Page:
"When I see a Hitchcock movie, as when I read a novel by Graham Greene, I feel I have entered a universe in which evil exists."
The new issue of American Heritage has a fine lengthy overview of Hitchcock's movies (and their collective theme of justified paranoia) by David Lehman. The above quote is one of Lehman's most telling points.
Understandably, much of the piece deals with Hitchcock's biggest successes, from Shadow of A Doubt to North by Northwest to Psycho to The Birds. But when I read an overview of the man's career I feel obliged to defend some of the films that weren't as successful commercially or critically.
FRENZY often gets treated as if it was Hitchcock's attempt to dabble in porno. Yes, it's surprisingly carnal coming from a man whose sexual icons were usually icy blondes. But its carnality and vulgarity seeme to me Hitchcock's way of saying to all his young imitators that he could be modern, too. The fault with this film is the script. The killer is far more interesting than the hero. This becomes even more of a problem because the actor playing the killer not only has the better part--he's a better actor than the hero.
THE TROUBLE WITH HARRY is one of the few times I've ever been able to sit through anything one could call "whimsical." Maybe it's the gorgeous glorious way H films the New England autumn. Maybe it's the simple charm of Edmund Gwen. Maybe it's the way a very young Shirley MacLain (in her first screen role) sweetly seduces the camera every time it comes near. Or maybe it's just the idea that a corpse keeps getting moved all over the county while local law enforcement tries to figure out what the hell is going on. Whatever, it has true charm.
MARNIE is a mess. I've always thought Sean Connery was miscast. The script wanders and pages go by without it focusing the way it should. But Tippi Hedren is convincing enough--and her backstory intriguing enough--that there's the kind of neurotic grit to the film you might find in a report by a social worker. Except for Connery the performances are excellent and that may be why, despite its considerable faults, I like it.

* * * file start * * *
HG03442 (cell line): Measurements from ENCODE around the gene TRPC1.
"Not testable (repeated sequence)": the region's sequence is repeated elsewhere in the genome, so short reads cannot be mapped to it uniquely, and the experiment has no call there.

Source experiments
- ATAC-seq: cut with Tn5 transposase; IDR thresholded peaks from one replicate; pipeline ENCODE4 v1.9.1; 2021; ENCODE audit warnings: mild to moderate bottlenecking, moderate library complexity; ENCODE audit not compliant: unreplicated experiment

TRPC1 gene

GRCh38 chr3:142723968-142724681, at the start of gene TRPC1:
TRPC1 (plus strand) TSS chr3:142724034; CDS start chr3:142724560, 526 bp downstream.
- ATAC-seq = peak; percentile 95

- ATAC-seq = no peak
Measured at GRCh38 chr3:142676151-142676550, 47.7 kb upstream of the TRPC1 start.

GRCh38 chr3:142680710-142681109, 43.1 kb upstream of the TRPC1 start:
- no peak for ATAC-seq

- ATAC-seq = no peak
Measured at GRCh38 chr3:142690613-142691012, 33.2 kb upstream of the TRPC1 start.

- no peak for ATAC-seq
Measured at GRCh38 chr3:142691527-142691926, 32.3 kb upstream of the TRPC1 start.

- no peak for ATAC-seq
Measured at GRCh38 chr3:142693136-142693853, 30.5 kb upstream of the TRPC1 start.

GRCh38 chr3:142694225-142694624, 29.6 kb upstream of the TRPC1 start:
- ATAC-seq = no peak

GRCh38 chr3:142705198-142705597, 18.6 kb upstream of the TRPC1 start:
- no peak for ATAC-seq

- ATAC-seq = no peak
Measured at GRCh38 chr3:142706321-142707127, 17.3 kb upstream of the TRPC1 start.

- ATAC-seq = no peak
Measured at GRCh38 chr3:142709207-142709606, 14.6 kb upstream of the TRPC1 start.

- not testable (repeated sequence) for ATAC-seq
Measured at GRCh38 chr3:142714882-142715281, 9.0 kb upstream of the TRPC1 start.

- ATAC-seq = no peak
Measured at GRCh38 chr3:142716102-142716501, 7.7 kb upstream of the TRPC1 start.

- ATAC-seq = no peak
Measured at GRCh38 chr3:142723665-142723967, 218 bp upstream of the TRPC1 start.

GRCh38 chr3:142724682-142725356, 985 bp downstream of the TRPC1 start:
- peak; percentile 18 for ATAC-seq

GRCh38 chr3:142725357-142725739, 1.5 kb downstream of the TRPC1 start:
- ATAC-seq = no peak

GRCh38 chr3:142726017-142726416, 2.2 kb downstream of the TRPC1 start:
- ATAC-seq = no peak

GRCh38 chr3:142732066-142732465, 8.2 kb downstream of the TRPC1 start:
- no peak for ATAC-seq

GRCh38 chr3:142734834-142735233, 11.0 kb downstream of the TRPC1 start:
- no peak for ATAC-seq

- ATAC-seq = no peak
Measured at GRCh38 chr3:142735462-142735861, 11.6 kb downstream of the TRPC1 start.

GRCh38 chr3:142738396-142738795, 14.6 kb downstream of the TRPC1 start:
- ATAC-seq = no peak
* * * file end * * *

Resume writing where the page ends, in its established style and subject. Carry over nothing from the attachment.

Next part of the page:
FAMILY PLOT demonstrates that H never lost his love for rear screen projection. There's a scene in here where the car in which stars Bruce Dern and Barbara Harris are in nearly goes off a cliff. It is so oviously a studio process shot that the entire sequence makes you resent Hitchcock. Was he just lazy? Did he really think he could fool modern audiences? Did he prefer (like John Ford in Liberty Valance) the look of the sound stage to the look of reality? That's the first thing I think of when somebody mentions Family Plot which is too bad because otherwise, for me, it's a very enjoyable movie. The A story with Dern and Harris is actually a very sweet tale of two para-hippies trying desperately to become con artists. The trouble comes with the B story, with William DeVane and Karen Black (her major career ended way too soon for me). Their acting is fine but the scriptwriters stumble badly in trying to merge this heist storyline with the A story. Still, Dern and Harris are so much fun who gives a damn that threst of the picture is so wobbly?
FROM OUR INTREPID REPORTER MARY COMES MORE (SHE SAYS FINAL) WORD ON THE PUBLIC DOMAIN EDITION OF BLACK WINGS HAS MY ANGEL
LAST COMMENTS (I swear) about my purchased edition of Black Wings Has My Angel. My copy arrived today from amazon.com. It ain't pretty but, as long as all the words are there, I'm not going to complain. I checked out the (bare bones) copyright page and under "First Published 1953, Gold Medal Books," it says: "Nearly reprinted, 1990, Black Lizard." What's THAT all about???? Then there's "Blackmask.com Edition 2005" and the ISBN number and, finally, it says Blackmask Online is a division of Disruptive Publishing, Inc. (interesting name). Of course, I googled THAT and it looks as if Disruptive Publishing is connected to Fictionwise E-books......... Very interesting, I say. I would have thought there would be some mention of the Elliott Chaze estate or something but what do I know?
Ed here: In the mist of memory, I recall Barry Gifford telling me that Black Lizard had made arrangements with Eliott to publish Black Wings. But the company was sold before their edition could appear.